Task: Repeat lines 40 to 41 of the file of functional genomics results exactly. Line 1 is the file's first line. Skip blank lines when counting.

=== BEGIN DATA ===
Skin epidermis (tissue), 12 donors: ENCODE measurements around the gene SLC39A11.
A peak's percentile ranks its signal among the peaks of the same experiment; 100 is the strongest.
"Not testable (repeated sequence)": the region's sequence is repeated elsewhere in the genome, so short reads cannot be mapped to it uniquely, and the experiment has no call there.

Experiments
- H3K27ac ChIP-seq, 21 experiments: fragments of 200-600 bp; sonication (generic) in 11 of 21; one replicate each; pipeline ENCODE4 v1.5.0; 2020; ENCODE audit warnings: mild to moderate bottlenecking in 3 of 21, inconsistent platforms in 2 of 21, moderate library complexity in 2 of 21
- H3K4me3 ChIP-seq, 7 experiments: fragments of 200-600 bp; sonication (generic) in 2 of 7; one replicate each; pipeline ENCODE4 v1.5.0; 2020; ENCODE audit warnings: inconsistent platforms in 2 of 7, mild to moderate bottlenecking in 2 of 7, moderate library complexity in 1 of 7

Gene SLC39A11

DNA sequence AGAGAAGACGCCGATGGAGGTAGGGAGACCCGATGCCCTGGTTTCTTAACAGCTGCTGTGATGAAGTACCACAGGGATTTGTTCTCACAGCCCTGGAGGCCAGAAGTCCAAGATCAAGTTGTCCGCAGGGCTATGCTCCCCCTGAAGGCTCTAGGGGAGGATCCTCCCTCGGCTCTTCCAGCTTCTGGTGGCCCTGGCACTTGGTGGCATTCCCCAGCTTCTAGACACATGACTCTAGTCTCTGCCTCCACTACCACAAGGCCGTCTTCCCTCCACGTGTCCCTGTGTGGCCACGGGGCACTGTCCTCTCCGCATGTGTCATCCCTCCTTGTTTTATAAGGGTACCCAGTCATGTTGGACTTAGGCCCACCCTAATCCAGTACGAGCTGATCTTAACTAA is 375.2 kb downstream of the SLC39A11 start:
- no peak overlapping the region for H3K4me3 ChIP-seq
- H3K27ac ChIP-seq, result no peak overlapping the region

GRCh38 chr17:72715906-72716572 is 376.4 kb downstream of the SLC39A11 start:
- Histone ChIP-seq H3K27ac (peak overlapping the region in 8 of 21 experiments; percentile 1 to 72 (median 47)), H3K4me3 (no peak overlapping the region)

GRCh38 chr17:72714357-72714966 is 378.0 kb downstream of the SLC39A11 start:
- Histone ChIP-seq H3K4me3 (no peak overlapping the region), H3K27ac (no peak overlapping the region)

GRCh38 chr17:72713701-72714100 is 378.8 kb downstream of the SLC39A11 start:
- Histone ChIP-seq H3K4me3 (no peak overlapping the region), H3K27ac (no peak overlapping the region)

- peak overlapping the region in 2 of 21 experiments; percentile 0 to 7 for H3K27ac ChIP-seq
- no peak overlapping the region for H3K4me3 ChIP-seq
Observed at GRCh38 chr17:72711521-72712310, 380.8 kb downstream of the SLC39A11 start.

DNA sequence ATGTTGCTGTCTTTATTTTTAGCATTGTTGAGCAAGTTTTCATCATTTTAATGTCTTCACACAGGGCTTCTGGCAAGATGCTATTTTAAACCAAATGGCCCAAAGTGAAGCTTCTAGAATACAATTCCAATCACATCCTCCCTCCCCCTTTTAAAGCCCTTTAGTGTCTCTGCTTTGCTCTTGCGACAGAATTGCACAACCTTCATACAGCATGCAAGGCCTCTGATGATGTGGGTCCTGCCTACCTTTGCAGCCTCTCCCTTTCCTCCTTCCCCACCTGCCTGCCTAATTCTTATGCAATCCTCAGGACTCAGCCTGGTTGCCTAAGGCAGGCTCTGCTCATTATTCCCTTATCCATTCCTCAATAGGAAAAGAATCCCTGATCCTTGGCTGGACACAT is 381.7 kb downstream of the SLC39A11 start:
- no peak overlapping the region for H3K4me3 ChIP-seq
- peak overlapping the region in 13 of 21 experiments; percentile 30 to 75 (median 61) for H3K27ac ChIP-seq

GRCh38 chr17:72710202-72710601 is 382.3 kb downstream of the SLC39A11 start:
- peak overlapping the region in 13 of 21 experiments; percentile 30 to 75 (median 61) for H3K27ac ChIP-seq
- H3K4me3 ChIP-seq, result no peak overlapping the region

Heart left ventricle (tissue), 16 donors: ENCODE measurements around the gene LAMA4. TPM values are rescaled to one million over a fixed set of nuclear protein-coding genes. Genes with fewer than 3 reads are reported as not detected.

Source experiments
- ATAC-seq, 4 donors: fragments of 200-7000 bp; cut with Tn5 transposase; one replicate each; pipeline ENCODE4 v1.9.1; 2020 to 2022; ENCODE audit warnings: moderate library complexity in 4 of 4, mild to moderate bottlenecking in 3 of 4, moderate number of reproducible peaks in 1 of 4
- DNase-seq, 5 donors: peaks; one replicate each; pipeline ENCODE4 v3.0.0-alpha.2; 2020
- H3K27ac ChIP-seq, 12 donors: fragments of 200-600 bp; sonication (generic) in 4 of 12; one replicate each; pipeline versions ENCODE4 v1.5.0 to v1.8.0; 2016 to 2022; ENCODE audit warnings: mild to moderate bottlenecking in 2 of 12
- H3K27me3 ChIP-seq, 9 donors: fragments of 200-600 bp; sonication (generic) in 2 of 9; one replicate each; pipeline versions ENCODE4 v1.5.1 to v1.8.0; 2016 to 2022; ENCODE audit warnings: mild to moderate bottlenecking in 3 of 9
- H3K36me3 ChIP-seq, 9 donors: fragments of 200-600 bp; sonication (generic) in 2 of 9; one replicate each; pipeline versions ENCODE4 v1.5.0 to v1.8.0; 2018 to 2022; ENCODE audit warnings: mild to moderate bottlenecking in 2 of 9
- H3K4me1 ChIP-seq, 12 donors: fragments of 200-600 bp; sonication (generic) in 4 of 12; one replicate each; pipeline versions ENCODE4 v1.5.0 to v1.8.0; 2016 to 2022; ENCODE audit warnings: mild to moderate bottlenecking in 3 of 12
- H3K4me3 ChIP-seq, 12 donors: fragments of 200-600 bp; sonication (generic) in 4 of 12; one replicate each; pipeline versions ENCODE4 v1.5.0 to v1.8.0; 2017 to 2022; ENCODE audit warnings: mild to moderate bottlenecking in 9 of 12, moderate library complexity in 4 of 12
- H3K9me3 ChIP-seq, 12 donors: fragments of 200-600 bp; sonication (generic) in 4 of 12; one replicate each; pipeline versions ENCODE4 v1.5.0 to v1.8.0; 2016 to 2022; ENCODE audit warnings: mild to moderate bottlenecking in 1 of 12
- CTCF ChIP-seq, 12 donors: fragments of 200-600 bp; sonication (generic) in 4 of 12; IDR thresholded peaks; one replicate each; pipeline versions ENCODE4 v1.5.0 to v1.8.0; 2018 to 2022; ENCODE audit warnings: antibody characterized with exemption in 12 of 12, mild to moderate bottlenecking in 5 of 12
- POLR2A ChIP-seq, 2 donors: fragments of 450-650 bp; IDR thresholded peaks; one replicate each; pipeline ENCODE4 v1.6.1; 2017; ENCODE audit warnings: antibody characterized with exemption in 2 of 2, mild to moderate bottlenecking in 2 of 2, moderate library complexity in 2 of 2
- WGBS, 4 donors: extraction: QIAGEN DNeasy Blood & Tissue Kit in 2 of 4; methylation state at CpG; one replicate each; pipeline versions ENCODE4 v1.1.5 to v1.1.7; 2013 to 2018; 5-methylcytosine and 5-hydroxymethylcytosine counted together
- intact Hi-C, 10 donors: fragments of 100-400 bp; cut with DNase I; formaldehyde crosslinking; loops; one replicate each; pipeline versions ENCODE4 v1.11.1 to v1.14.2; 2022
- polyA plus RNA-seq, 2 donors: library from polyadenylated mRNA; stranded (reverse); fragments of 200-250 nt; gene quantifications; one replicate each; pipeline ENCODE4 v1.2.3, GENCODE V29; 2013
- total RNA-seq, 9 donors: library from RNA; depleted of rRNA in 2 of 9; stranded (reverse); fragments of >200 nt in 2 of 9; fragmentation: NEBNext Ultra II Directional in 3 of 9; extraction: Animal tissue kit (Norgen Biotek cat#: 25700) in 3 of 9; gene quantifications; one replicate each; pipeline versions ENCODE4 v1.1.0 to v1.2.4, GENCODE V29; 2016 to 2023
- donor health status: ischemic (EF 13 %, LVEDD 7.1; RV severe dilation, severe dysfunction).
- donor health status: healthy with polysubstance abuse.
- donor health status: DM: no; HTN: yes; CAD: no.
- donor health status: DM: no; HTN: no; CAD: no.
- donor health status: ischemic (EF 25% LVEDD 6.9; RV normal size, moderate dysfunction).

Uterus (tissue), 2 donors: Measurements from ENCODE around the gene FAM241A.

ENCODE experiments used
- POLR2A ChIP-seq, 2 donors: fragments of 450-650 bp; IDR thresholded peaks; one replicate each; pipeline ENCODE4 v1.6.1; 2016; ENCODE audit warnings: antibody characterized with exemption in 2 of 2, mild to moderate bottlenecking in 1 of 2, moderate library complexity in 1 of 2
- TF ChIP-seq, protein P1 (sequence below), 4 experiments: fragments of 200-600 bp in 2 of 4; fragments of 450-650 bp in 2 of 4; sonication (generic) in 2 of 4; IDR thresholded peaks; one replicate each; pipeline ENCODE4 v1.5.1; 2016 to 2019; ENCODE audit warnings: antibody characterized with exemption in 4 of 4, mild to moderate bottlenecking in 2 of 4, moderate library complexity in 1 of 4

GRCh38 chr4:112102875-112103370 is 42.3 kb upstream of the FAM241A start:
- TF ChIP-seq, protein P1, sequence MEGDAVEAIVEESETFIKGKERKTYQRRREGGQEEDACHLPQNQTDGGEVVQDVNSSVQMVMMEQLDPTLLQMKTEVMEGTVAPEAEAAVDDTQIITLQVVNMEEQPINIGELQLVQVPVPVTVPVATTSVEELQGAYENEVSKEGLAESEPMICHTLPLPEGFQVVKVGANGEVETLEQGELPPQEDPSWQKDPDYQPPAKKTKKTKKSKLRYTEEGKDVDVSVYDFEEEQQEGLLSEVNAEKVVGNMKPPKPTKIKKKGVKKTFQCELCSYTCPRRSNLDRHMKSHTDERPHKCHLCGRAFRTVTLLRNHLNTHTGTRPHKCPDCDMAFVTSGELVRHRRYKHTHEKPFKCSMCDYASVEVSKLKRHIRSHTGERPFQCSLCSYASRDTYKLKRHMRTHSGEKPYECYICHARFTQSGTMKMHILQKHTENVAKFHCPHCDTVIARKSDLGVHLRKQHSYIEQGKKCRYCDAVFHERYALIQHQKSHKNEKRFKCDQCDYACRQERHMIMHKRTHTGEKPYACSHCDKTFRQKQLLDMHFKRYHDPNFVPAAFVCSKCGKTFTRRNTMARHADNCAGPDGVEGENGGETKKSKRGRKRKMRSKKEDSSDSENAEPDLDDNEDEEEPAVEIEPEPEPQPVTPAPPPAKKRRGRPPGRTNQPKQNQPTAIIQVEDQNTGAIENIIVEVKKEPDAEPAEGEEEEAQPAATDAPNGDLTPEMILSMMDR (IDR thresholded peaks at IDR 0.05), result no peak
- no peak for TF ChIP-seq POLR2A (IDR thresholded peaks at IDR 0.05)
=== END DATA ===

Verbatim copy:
- polyA plus RNA-seq, 2 donors: library from polyadenylated mRNA; stranded (reverse); fragments of 200-250 nt; gene quantifications; one replicate each; pipeline ENCODE4 v1.2.3, GENCODE V29; 2013
- total RNA-seq, 9 donors: library from RNA; depleted of rRNA in 2 of 9; stranded (reverse); fragments of >200 nt in 2 of 9; fragmentation: NEBNext Ultra II Directional in 3 of 9; extraction: Animal tissue kit (Norgen Biotek cat#: 25700) in 3 of 9; gene quantifications; one replicate each; pipeline versions ENCODE4 v1.1.0 to v1.2.4, GENCODE V29; 2016 to 2023